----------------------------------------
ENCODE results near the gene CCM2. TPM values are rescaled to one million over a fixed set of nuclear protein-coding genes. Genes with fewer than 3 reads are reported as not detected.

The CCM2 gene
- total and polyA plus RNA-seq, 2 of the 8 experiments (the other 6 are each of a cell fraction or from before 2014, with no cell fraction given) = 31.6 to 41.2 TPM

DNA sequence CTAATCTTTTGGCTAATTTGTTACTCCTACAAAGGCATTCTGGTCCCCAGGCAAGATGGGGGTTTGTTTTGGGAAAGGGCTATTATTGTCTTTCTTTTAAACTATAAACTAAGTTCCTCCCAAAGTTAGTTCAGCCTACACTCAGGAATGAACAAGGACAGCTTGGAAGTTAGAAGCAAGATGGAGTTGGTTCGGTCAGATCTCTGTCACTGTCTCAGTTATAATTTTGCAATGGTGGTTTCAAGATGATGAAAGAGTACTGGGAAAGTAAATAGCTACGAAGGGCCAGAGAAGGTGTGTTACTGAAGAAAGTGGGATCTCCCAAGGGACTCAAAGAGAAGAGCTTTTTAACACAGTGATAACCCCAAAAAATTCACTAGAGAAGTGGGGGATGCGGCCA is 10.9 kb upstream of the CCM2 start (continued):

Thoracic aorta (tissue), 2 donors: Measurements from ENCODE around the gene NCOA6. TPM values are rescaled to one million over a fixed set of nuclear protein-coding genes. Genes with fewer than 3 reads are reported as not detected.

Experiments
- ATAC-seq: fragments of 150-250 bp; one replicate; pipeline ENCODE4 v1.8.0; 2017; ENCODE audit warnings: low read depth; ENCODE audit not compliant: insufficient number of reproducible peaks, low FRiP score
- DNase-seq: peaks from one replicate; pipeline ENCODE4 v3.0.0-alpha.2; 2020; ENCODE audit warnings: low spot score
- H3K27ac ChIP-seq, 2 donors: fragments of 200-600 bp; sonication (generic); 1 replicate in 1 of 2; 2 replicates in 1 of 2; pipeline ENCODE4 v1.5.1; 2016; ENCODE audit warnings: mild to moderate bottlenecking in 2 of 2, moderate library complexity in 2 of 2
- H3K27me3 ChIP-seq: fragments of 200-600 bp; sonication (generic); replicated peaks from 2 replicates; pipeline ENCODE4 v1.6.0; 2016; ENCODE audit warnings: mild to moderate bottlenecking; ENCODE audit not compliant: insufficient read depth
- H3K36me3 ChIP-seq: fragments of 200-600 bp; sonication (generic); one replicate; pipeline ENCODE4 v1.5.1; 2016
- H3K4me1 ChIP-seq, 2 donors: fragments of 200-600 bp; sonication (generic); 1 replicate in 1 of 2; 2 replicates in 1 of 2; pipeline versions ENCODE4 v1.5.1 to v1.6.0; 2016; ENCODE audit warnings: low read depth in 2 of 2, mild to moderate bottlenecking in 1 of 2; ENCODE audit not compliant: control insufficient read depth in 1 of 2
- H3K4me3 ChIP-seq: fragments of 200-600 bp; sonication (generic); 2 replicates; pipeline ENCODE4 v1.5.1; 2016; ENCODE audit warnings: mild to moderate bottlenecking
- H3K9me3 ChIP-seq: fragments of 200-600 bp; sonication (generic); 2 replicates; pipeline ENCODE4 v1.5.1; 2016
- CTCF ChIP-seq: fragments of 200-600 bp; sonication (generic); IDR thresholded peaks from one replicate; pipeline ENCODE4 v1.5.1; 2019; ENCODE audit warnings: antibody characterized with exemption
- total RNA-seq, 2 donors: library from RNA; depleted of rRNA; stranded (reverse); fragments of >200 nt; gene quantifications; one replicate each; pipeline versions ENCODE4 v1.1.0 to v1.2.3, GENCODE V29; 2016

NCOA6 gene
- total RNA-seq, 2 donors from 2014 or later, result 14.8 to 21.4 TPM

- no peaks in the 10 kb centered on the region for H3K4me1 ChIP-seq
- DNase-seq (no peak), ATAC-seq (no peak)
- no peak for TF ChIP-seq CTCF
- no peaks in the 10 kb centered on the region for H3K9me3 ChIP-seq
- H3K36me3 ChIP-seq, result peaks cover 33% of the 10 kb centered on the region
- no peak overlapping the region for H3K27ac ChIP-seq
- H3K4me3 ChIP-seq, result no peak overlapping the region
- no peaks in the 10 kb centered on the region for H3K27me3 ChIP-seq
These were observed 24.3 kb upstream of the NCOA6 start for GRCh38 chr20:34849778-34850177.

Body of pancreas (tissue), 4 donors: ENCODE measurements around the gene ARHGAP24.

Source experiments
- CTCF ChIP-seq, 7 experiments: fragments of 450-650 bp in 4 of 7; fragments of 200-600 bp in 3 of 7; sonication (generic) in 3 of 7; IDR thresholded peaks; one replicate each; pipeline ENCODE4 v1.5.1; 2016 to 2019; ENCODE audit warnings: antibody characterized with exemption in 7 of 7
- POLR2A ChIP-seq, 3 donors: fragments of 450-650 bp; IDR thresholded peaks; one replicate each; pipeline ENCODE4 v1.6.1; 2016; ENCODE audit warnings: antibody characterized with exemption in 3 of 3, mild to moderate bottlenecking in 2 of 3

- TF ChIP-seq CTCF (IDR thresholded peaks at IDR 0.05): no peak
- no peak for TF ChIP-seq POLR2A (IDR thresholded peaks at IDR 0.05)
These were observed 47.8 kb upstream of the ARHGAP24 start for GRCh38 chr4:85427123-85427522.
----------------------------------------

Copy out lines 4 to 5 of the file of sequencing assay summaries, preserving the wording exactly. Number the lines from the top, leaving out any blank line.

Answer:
DNA sequence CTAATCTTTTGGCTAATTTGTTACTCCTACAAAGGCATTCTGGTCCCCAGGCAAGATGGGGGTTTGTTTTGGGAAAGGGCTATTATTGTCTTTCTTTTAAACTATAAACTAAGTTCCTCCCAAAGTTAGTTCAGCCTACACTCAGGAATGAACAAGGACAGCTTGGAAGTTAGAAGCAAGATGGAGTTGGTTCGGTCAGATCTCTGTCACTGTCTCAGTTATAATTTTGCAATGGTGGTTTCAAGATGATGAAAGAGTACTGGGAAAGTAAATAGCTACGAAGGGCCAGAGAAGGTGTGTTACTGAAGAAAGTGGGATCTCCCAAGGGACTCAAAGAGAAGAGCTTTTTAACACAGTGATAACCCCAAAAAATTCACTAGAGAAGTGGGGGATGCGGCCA is 10.9 kb upstream of the CCM2 start (continued):

Thoracic aorta (tissue), 2 donors: Measurements from ENCODE around the gene NCOA6. TPM values are rescaled to one million over a fixed set of nuclear protein-coding genes. Genes with fewer than 3 reads are reported as not detected.